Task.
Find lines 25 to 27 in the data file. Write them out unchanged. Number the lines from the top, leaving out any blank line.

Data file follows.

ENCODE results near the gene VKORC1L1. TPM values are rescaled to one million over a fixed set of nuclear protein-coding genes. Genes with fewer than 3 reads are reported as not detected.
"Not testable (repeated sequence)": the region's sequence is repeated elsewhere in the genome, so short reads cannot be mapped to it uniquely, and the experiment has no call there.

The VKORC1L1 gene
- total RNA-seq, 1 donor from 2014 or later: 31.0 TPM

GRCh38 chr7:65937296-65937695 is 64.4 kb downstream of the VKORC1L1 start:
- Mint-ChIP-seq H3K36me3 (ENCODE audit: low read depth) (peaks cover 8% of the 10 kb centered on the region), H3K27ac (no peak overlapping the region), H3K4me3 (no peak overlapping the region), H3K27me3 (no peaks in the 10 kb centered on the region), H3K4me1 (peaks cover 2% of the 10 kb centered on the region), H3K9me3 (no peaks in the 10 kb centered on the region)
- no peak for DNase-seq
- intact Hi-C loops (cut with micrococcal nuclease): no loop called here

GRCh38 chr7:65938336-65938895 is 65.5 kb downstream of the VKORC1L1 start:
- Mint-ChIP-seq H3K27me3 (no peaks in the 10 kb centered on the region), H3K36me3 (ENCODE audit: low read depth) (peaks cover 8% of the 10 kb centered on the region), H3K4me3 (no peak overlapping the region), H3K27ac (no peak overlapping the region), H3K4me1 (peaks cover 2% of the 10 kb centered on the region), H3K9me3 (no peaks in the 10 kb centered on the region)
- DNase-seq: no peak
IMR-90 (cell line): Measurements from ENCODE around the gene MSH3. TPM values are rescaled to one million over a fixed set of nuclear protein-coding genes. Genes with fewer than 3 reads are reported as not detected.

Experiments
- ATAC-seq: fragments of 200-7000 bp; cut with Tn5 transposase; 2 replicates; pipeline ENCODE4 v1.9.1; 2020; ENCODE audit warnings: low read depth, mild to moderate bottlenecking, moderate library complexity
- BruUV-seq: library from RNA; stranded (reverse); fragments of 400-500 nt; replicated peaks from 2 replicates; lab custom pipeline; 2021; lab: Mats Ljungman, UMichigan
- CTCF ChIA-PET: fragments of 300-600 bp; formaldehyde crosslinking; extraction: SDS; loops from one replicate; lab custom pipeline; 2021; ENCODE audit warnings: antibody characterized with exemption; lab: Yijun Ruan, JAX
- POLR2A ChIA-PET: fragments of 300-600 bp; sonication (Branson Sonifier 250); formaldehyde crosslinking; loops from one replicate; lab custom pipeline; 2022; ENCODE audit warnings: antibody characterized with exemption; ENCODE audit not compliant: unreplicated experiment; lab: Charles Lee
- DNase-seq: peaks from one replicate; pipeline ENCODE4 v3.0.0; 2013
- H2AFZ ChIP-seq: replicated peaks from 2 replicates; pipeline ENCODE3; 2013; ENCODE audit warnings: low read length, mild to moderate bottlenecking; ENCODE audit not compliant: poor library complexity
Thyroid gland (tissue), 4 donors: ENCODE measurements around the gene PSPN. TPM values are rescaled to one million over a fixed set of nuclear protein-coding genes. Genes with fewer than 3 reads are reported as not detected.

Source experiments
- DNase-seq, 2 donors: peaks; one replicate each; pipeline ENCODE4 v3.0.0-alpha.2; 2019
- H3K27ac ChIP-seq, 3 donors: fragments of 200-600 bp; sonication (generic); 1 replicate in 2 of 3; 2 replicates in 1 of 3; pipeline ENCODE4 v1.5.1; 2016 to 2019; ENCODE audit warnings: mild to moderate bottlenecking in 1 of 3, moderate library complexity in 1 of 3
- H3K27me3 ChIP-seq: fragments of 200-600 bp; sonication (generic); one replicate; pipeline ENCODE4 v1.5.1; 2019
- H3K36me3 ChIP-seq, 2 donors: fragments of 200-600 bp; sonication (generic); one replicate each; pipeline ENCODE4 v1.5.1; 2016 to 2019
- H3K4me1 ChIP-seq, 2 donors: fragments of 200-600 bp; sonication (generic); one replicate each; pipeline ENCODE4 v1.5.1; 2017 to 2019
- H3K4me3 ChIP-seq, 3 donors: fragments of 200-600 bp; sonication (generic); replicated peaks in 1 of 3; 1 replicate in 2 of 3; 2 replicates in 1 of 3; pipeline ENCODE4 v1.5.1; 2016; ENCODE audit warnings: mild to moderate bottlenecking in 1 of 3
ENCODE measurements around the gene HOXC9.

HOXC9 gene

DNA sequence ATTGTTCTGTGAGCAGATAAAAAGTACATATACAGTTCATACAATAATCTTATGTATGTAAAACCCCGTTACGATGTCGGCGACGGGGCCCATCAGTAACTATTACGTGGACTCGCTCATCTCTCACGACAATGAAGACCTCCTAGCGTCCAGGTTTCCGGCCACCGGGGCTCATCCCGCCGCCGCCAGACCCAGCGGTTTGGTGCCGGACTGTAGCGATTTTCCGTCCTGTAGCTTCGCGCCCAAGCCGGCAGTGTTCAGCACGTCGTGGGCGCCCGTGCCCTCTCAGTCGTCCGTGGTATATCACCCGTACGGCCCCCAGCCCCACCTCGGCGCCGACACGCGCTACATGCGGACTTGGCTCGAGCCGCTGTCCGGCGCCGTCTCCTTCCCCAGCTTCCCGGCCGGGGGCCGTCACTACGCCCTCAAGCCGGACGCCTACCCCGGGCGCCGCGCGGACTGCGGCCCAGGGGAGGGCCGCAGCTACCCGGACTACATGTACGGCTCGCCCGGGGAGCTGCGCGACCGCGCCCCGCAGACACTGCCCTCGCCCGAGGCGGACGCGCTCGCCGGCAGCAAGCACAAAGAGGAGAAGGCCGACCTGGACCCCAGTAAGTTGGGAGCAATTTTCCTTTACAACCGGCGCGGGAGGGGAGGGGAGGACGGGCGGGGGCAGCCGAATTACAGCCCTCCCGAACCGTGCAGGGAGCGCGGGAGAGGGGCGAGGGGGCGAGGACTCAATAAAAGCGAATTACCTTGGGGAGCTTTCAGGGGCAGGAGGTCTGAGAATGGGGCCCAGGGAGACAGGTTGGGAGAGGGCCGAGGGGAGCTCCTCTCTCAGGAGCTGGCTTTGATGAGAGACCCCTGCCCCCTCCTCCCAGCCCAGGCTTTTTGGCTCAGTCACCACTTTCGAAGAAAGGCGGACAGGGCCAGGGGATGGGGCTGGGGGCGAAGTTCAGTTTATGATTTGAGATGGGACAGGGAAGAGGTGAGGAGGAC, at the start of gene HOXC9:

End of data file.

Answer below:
- H3K36me3 ChIP-seq, 2 donors: fragments of 200-600 bp; sonication (generic); one replicate each; pipeline ENCODE4 v1.5.1; 2016 to 2019
- H3K4me1 ChIP-seq, 2 donors: fragments of 200-600 bp; sonication (generic); one replicate each; pipeline ENCODE4 v1.5.1; 2017 to 2019
- H3K4me3 ChIP-seq, 3 donors: fragments of 200-600 bp; sonication (generic); replicated peaks in 1 of 3; 1 replicate in 2 of 3; 2 replicates in 1 of 3; pipeline ENCODE4 v1.5.1; 2016; ENCODE audit warnings: mild to moderate bottlenecking in 1 of 3